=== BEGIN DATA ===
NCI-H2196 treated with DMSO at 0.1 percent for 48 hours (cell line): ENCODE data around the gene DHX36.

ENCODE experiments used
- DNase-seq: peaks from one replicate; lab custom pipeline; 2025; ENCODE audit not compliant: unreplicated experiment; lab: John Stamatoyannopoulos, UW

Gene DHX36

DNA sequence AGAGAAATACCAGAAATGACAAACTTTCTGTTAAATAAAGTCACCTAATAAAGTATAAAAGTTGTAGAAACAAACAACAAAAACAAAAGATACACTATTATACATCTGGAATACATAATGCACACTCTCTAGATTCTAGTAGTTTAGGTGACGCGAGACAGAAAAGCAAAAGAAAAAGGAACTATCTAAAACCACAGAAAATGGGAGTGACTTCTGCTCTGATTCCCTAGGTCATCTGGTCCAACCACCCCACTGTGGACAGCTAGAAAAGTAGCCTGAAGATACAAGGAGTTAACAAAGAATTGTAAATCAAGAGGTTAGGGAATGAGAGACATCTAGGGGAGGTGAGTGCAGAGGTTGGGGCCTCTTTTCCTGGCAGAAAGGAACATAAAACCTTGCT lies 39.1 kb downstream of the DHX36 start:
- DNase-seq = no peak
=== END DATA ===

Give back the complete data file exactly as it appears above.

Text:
NCI-H2196 treated with DMSO at 0.1 percent for 48 hours (cell line): ENCODE data around the gene DHX36.

ENCODE experiments used
- DNase-seq: peaks from one replicate; lab custom pipeline; 2025; ENCODE audit not compliant: unreplicated experiment; lab: John Stamatoyannopoulos, UW

Gene DHX36

DNA sequence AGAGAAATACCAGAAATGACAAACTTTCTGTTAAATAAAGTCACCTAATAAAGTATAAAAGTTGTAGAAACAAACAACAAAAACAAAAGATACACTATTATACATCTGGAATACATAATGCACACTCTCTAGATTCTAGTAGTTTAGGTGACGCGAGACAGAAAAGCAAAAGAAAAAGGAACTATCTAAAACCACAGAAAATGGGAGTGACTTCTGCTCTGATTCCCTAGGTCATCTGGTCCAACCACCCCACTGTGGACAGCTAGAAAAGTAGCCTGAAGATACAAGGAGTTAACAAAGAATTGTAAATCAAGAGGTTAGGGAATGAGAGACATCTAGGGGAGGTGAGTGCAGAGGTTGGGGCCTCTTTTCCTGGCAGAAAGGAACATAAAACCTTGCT lies 39.1 kb downstream of the DHX36 start:
- DNase-seq = no peak